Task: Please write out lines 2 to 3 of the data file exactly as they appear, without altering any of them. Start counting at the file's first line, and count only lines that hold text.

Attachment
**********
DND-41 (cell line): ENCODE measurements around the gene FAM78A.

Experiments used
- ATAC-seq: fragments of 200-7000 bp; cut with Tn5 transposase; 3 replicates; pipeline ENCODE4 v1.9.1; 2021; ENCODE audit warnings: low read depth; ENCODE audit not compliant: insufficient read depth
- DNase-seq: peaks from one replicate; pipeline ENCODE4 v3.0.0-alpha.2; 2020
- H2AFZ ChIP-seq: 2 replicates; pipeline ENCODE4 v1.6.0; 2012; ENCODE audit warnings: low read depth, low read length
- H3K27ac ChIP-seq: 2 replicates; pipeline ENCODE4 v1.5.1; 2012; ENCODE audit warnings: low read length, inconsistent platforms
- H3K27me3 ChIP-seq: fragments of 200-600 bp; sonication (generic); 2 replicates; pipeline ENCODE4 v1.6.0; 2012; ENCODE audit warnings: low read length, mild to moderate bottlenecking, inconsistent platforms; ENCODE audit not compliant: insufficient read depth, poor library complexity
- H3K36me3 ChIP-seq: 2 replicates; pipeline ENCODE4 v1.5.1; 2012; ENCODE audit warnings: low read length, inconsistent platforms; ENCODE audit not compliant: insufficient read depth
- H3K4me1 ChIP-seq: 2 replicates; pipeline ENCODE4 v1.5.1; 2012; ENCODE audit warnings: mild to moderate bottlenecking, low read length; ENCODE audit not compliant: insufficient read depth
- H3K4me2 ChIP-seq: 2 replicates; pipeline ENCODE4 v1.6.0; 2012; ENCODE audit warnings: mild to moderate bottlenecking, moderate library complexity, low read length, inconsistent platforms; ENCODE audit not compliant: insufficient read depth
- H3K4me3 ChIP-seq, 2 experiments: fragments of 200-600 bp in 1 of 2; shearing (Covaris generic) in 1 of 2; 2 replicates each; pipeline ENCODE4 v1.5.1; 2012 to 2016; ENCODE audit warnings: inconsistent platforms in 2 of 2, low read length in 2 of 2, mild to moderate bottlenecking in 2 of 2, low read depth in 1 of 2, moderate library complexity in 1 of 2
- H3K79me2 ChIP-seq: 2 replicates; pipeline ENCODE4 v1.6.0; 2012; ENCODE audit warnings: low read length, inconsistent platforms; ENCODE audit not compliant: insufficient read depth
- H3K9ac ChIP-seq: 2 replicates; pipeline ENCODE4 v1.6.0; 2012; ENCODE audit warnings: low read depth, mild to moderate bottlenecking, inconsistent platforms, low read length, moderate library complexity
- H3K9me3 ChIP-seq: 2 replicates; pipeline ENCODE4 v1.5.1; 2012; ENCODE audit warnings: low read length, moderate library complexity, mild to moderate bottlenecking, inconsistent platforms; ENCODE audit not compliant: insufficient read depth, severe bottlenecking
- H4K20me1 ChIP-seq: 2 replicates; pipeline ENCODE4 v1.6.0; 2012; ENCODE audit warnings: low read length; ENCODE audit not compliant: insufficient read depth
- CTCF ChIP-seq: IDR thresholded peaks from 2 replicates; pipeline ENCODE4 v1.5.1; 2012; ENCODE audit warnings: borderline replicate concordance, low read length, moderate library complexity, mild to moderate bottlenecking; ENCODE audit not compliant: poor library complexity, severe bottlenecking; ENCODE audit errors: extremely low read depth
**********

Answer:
Experiments used
- ATAC-seq: fragments of 200-7000 bp; cut with Tn5 transposase; 3 replicates; pipeline ENCODE4 v1.9.1; 2021; ENCODE audit warnings: low read depth; ENCODE audit not compliant: insufficient read depth